NC budget discussions beginning at Legislature
RALEIGH, N.C.—The annual North Carolina state budget dance is about to begin in earnest now that legislators know how much money they'll have to spend. Republican legislators still have yet to hear formally from their partner -- Democratic Gov. Beverly Perdue -- about what she'd like.
Lawmakers learned this week they should have a revenue surplus of about $233 million for the fiscal year ending June 30, largely the result of more income taxes being withheld from workers' paychecks, according to a legislative staff memo. House budget subcommittees also have started meeting and have received preliminary orders to locate cost savings in several areas of government. No cuts have yet been directed for public education by the House, a key lawmaker said.
GOP legislators warn most of this year's surplus will probably be needed to close an immediate $150 million shortfall for the state's Medicaid program this year and to close an additional projected gap between revenues and Medicaid expenses for the next fiscal year. That means spending money on any new or expanded programs likely will occur when cost-cutting frees up additional funds.
The General Assembly reconvenes May 16 to take up the Medicaid issue and adjust the second year of the two-year state government budget that was approved in 2011.
Medicaid is "going to take up most of the overage in the current year, meaning there won't be much surplus going forward to the next year," said Sen. Richard Stevens, R-Wake, co-chairman of the Senate Appropriations Committee.
There wasn't much of a surplus to begin with -- the $233 million is only 1.2 percent of the $19.7 billion expected for this year's spending plan. A downgraded economic outlook has prompted staff at the Legislature and Perdue's state budget office to agree to expect only an additional $21 million in government coffers for the budget that starts July 1.
Perdue will have her own budget proposal but has yet to say exactly when she'll unveil it. The last time Perdue offered her proposed adjustments to the second year of the budget in 2010, she released her recommendations to the Democratic-controlled Legislature a month before the session began. This time, it may not happen before the Legislature reconvenes.
"We will release the budget within the next few weeks," spokesman Mark Johnson said Wednesday.
The delay has frustrated lawmakers such as Rep. Harold Brubaker, R-Randolph, senior co-chairman of the House Appropriations Committee. He said he'd like to see whether Perdue has cost-saving ideas with which the Legislature might agree.
He said there's one area where no agreement will occur. Perdue, who is leaving office in January, has vowed for months she would propose raising the sales tax by three-quarters of a cent to help restore public education cuts made in last year's final budget that she vetoed. The Legislature, with the help of a handful of House Democrats, overrode the veto.
"In a tough economy when families are hurting and we're trying to create jobs, we're not increasing taxes," Brubaker said.
Perdue has dribbled out bits and pieces of her budget over the past week, saying she would propose spending more money for need-based financial aid for students on UNC campuses, expanding a reading diagnostic program for schoolchildren in early grades and helping pay victims of the state's sterilization program in the 20th century.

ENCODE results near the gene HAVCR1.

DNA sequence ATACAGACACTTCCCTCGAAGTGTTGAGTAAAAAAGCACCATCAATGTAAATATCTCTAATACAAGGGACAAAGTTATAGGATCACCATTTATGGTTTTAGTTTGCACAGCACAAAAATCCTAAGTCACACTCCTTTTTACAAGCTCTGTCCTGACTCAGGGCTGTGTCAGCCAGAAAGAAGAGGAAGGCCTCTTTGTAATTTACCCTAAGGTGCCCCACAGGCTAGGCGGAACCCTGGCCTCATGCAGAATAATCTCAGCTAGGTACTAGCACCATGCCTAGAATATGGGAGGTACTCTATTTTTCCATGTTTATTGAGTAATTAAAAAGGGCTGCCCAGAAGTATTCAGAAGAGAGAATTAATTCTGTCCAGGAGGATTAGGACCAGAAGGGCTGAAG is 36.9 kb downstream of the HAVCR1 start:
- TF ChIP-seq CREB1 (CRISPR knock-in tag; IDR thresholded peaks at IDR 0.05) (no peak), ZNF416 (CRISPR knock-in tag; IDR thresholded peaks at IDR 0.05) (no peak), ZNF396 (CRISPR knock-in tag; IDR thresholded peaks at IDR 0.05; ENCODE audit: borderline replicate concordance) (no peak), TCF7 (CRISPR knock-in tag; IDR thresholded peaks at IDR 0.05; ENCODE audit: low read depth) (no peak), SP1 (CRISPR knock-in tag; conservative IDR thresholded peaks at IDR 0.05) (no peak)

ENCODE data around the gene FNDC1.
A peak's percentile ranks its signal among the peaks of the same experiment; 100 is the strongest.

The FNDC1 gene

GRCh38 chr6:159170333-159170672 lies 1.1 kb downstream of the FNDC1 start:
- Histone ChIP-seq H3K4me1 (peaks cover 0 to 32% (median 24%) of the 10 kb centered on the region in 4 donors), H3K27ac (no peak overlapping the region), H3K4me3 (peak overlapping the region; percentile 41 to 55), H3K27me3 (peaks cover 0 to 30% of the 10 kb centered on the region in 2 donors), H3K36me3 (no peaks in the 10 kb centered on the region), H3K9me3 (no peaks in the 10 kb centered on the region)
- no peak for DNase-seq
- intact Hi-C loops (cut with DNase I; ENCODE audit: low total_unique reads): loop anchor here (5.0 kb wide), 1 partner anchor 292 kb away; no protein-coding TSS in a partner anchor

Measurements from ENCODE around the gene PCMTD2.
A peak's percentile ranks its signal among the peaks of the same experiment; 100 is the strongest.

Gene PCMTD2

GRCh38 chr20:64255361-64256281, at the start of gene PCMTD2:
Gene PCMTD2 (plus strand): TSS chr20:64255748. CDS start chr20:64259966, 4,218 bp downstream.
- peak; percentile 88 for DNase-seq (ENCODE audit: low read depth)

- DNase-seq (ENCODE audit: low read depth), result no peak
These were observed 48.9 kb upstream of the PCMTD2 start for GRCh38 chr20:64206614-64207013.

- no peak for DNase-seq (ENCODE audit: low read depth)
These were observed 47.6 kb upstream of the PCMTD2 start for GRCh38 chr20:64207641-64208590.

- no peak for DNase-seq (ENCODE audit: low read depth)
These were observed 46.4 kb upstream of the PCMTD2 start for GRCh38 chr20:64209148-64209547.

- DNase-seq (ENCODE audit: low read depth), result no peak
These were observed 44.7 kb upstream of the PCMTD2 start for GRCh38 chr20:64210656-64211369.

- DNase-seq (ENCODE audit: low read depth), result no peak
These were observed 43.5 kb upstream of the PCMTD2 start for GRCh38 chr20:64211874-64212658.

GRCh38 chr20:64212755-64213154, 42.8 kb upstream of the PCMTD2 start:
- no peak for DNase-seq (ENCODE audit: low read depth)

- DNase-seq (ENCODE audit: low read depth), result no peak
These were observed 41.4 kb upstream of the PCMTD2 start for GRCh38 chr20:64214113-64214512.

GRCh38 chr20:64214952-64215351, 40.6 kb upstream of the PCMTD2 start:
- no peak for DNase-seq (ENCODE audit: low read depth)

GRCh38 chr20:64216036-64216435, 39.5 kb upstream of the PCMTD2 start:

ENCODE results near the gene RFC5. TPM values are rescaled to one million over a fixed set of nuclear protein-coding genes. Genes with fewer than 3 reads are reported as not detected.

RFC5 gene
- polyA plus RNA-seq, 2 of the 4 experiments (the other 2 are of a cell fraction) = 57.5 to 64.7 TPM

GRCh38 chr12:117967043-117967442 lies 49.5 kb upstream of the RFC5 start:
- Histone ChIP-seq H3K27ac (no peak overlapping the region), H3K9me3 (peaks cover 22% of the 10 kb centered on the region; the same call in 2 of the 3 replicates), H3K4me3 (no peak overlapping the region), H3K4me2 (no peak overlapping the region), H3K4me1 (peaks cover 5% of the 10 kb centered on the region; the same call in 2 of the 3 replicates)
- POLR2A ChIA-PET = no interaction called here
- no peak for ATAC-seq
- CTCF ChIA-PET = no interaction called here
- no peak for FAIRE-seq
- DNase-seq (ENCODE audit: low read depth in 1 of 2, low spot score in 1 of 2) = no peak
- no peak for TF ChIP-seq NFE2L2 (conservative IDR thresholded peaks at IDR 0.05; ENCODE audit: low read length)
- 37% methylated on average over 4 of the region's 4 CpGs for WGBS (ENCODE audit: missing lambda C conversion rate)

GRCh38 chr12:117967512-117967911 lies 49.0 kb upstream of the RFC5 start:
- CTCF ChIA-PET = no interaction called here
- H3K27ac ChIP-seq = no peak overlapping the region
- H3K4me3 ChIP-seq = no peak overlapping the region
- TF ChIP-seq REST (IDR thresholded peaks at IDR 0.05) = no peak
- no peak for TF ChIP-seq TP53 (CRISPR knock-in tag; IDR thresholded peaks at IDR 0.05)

The House is expected to approve a budget plan first, as early as May 23, and then sent it to the Senate, which will approve its own plan. The two chambers aim to reach a compromise before July 1 to present to Perdue.
Several House subcommittees have been told to find reductions equal to 1.5 percent of what the two-year budget directs them to spend in the new fiscal year, according to Brubaker. For example, the health and human services subcommittee was told Wednesday to find $66 million in savings off a budget of $4.4 billion. In public education, no cost savings are yet required, Brubaker said.
Rob Thompson, a spokesman for Together NC, a coalition of nonprofits and service providers, said lawmakers must remember citizens already have felt the sting of spending reductions for needed health and education programs since the height of the Great Recession in 2009.
"Any cut at this point is too much," he said.
Stevens said he didn't know yet if legislators would be able to reduce the $502 million that local school districts are expected to have to return to the state as a cost-saving measure. It's also unclear if the state can make up any difference for federal stimulus money that is going away and districts have used to hire staff.
Republicans will be very careful with how they adjust the spending plans for the public schools and University of North Carolina and community college systems. Perdue and other Democrats denounced the GOP for cutting too deeply in those areas they say forced thousands of positions to be eliminated. In an election year, Republicans would like to reduce the perception that they are anti-education, and have some of their own reform ideas.
Senate leader Phil Berger, R-Rockingham, rolled out a package of education initiatives last week that also would expand reading improvement in early grades but also provide merit pay for teachers and pay for five additional instructional days. The package would cost $45 million.
Perdue and Berger held out olive branches Tuesday after both said in statements they would like to work together on the reading diagnostic initiative. But most Democrats probably won't be satisfied unless some way is found to make up for the cuts from last year.
"If the extreme education budget cuts continue in this budget and are made worse or not improved, then Democrats won't be supporting the Republican budget," said House Minority Leader Joe Hackney, D-Orange.